London offers so many vacation activities, choosing what to do on a short visit to the English capital can pose a tantalizing challenge. Here are a few of this year’s highlights under specific categories that might be of some help.
One of the most interesting things to do if blessed with sunny or simply dry London weather and a great way to learn about the city’s past and present is to participate in one of the many two-hour outings organized by ‘London Walks.’ This long-established, award-winning organization offers many diverse themes, ranging from the Beatles and the ‘Blitz’ to ghosts, famous writers and Jack the Ripper, as well as leisurely rambles around intriguing districts such as Mayfair, Piccadilly and Westminster.
The ‘Chelsea: Ancient Riverside Village’ walk for example, is led by Stephanie Tickner, a well-informed guide with 20 years of experience and starts right outside Sloane Square tube station. Sixty years ago, Chelsea was working-class area, now it is one of the most expensive residential areas of London, thus the walk takes in actual and former homes of well-known figures such as American actors Vivian Leigh and Laurence Olivier, writers Oscar Wilde and Bram Stoker and rock singer Mick Jagger, as well as quaint pubs, the area’s famous annual flower show and the Saatchi Gallery. You’ll also learn the origin of the word ‘bigwig.’
When finished, head for some well-earned rest at the tranquil Chelsea Physic Garden, established in the 17th century and the second oldest botanical gardens in England. Pick up a nice bottle of wine on the way and relax with a pleasant picnic under the shade of the many sturdy oaks, elms and sycamores, see the largest grapefruit tree in England or visit the herb section for refreshing inhalations.
Football being the most popular sport in England, the capital city hosts several top teams battling each other for trophies in the nation’s premier league. One of the oldest is West Ham United, which has enjoyed a loyal following during an impressive 112-year history. Playing in traditional claret and blue, the ‘Hammers’ as they are known have moved recently to the plush Olympic Stadium, so you’ll have a chance to see this fine modern venue and join with vocal supporters in a lively rendition of the club’s enduring anthem ‘I’m Forever Blowing Bubbles.’ Buy tickets in advance just in case.
There is also fine entertainment value for children and adults a bus/train ride outside London – the Warner Bros. Studio tour of the Harry Potter 8-movie series. Consisting of two soundstages and a back-lot, you’ll learn about a host of visual and special effects techniques, see the ‘Creature Effects Department’ responsible for more than 200 mythical creatures over ten years of filming, including goblins, house-elves and an 18-foot animatronic spider and admire the intricacy of many of the costumes.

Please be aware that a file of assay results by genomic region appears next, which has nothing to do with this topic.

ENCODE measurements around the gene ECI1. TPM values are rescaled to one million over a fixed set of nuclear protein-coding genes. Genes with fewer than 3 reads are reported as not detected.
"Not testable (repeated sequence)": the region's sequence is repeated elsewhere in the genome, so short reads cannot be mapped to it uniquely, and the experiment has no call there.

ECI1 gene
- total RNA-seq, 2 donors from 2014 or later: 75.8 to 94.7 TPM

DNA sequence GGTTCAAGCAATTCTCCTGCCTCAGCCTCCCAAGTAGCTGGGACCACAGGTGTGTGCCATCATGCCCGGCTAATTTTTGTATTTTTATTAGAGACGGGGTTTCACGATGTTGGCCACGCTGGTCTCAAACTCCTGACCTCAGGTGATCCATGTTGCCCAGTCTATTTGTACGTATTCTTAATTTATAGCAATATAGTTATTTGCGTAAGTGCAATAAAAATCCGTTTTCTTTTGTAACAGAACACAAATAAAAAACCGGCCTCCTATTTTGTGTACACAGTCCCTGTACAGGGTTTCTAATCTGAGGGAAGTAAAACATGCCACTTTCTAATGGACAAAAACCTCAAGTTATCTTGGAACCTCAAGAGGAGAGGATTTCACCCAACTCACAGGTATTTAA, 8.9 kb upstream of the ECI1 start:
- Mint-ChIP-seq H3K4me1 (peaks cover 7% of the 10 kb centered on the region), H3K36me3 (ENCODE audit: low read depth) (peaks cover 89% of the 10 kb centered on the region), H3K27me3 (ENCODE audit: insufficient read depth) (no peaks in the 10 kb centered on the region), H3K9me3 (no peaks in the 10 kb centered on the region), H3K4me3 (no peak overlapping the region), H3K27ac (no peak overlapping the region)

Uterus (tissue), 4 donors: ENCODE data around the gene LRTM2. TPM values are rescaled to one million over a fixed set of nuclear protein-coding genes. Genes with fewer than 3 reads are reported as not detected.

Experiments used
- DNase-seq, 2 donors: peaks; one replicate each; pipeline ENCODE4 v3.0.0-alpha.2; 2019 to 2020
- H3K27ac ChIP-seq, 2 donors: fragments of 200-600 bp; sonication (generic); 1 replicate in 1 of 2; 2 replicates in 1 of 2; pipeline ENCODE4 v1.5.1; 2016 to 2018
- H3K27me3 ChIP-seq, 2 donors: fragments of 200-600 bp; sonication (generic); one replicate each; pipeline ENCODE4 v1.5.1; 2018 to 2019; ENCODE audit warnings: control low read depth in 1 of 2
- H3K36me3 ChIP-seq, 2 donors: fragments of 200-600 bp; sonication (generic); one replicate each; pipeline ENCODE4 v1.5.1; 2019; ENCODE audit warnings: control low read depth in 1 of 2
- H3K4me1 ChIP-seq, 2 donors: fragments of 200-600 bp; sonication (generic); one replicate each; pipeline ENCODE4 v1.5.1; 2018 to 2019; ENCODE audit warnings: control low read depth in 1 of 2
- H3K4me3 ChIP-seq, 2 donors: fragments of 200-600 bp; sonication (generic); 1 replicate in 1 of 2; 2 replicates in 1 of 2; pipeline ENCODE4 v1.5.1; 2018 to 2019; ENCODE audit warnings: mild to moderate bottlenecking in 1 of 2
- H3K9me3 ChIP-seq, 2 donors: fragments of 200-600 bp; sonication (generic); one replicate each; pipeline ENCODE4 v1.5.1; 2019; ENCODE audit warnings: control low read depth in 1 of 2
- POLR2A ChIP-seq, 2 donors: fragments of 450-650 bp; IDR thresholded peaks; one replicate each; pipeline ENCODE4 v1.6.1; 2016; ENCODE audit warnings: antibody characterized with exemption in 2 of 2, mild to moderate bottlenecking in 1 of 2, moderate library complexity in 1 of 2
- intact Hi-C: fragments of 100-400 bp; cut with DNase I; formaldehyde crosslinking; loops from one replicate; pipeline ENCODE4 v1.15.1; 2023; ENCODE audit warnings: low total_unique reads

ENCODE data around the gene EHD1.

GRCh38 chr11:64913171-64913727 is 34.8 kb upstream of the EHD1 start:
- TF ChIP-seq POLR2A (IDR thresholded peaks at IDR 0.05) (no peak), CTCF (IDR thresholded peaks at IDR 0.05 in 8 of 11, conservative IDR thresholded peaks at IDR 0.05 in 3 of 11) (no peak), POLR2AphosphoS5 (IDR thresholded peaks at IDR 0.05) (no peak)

London’s West End is bristling with theatrical choice this year, offering musicals, hard-hitting dramas, teasing ‘who-done-it’ murder mysteries and slapstick comedies. Among the latter is ‘The Play That Goes Wrong’ at the Duchess Theatre, a fast-moving show by the Mischief Theatre Company focusing on the hilarious mishaps of an amateur theatrical company attempting to stage a 1920s murder mystery. Miscues and falling props, including walls and ceilings, create eye-watering laughter.
‘Kinky Boots’ at the Adelphi Theatre also has attracted strong reviews. Based on the 2005 British-American film of the same name, this true story focuses on a struggling English Midlands shoe company that – with the aid of a drag Queen – turns to cross gender footwear for survival. It features some excellent songs, a strong storyline and impressive acting.
‘People, Places and Things’ at the Wyndham Theatre in Convent Garden is a performance of a very different kind. A hard-hitting drama, it focuses on the experiences of an addicted actress in a drug rehabilitation clinic. Be prepared for ‘out-of-the bed’ visual tricks.
For something completely different head to the London Cabaret Club in Bloomsbury and its dynamic dinner show entitled ‘The Best of British Pop.’ A multi-talented cast – with a surround of vivid wall videos – takes the audience on a trip along musical nostalgia lane, with several fine different singers performing hits from artists such as The Beatles, The Rolling Stones, Queen, The Eurythmics, The Human League, James Blunt, Adele and of course, the late David Bowie. Well-executed choreography ranges from military-style maneuvers to ballet, ballroom dancing and exotic, bare-topped fire-breathers. If you order a VIP table you are seated very close to the performers as they enter and exit the stage. A disco follows the stage show, lasting until the early morning hours.